Tue, 29 November 2022
I had a little BrainStorm Session with my Demographic Colleagues about the Mid-Term Election. Most of us came to the same General Observations. One of the big takeaways is that experts should really be cautious about claiming to know a great deal about the future of demographics in the U.S., we just don't have all the answers we thought we had. That does not sound hopeful, but it is true.
These very smart people noted that there were certain trends in current demographics that they would like to ignore. That is what this session is about. The decline in the birthrate is especially important in our discussions. It seems strange that the mainstream media is ignoring the recent changes in the job market. The housing market, especially in the single-family, owner-occupied sector is largely ignored in the national media. We assume this is due to the fact that these reporters are not living in these communities. They are not concerned with consumer debt because they are affluent. Most reporters who own homes are on a fixed-rate mortgage. In fact, the important news stories touch them hardly at all.
This episode is an acknowledgment that there are some important trends and news stories that you hear little about that are not on the elites' radar screen but will be quite important to doctors who want to establish practices.
Wed, 16 November 2022
This episode has so much detail, we do not have a "Short Version." I had to be complete.
I define the differences between these types of sites. In a nutshell, it is important to make the distinction early on that it is more than population size and growth rate. The rural sites are not necessarily more or less desirable. The biggest difference is in population density. Rural sites are more spread out. They have more homogeneity in their lifestyles, In each practice-community area, there are different liabilities and benefits. I mention these in the narration. Demographers are generally cool (at least for now) on urban locations. They are losing population in the post-Covid world as costs, including taxes and other business expenses rise. Suburban locations seem to be the least attractive for reasons I will discuss in the episodes.
I am not saying all practices have to locate in certain neighborhoods. It is certainly true that suburbs carry far less risk. Rural practice sites seem to be struggling to get a sufficient patient base, especially with the rising costs of fuel. So we have here a balance between ideal practice locations, their benefits, and liabilities. This episode contrasts all of these.
Wed, 9 November 2022
These episodes represent a word of caution regarding your source of demographic information on data and analysis. There are lots of amateur demographers who have entered the field recently. True, they may be well-meaning. These "newbies" are usually getting rehashed" data from a source within the Federal or State bureaucracy]that purports to tell you about changes in demographics. It isn't necessarily true that the data is wrong. The biggest danger to doctors, consultants, and brokers is that they often make claims about the viability, and risks of practice site analysis.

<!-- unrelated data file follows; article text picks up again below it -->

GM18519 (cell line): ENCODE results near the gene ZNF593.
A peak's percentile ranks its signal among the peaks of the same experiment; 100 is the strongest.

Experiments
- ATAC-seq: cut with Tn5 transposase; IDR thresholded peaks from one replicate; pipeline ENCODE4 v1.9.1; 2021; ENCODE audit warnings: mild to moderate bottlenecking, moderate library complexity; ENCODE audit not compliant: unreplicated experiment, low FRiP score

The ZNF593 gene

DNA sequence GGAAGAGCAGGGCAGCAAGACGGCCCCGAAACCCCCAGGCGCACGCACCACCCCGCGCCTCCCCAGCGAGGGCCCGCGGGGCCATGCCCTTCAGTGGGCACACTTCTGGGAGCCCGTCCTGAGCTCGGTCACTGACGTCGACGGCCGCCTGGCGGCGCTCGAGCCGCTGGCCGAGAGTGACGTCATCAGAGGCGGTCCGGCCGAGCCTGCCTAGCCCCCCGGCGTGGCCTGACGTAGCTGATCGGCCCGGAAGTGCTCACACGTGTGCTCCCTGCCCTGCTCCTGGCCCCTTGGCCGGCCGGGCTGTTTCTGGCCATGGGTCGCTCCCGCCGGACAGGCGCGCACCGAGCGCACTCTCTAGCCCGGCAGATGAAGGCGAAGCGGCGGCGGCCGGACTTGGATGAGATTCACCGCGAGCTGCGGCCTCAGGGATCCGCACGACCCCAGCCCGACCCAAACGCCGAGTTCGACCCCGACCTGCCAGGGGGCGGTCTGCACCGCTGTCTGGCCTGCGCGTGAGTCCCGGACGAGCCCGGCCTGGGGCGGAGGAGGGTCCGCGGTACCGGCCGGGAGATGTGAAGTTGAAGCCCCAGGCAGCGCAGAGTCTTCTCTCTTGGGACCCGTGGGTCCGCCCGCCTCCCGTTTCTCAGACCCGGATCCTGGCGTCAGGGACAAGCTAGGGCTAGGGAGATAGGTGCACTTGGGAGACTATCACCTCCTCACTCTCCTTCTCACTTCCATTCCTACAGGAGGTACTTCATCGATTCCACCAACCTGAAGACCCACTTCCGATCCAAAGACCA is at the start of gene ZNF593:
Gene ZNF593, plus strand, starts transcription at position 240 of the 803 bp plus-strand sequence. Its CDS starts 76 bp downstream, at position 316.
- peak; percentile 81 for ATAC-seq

I refer to them as "amateurs" because the analysis must be based on their knowledge of the professions they are measuring. For example, one must know if the distribution of providers in a suburban area is at, above, or below the norms for that type of practice being considered. Urgent Care practices have different thresholds of success than dental practice, for example. A practice that relies upon internal versus network referrals has different measurements of success.
In short, knowing how demographics relate to the profession you are undertaking is not simple and requires experience with the population AND the measurements that will matter.
Beware trusting demographers who are new, inexperienced, or generalists. You cannot afford this kind of mistake.
Wed, 2 November 2022
As spaces for ideal practices become more difficult to locate (not to mention more crowded and expensive) finding a place that will serve all patient-bases is a growing challenge. Rather than locate the perfect place, doctors are encouraged to create practices that will meet the needs of more "specialized and specific" market segments. Thus, it makes sense to consider a "niche" practice."
It is not so much that the doctors have to find an "edgy" approach to medicine and dentistry. They only need to find a patient population that is large enough and identifiable to pay the bills. In this episode, we consider market segments such as culture, language, nation of origin, demographics (age, education, income for example) or psychographics (lifestyle and "values") that would not necessarily be one the radar screen of all practices. As an example, Armenians, different religions, political or professional groups would work well. If the local population has these people in sufficient numbers, a niche could be identified and the practice can proceed to promote its services to them. Additionally media consumption (advertising) could be planned that would meet their needs exactly. Granted, not all clinical needs would have to vary. Still, they could be sifted to meet their needs and interests.
In the end, healthcare practice may be able to thrive by identifying the common interests of a very specific segment of the population rather than trying to be "all things to all people.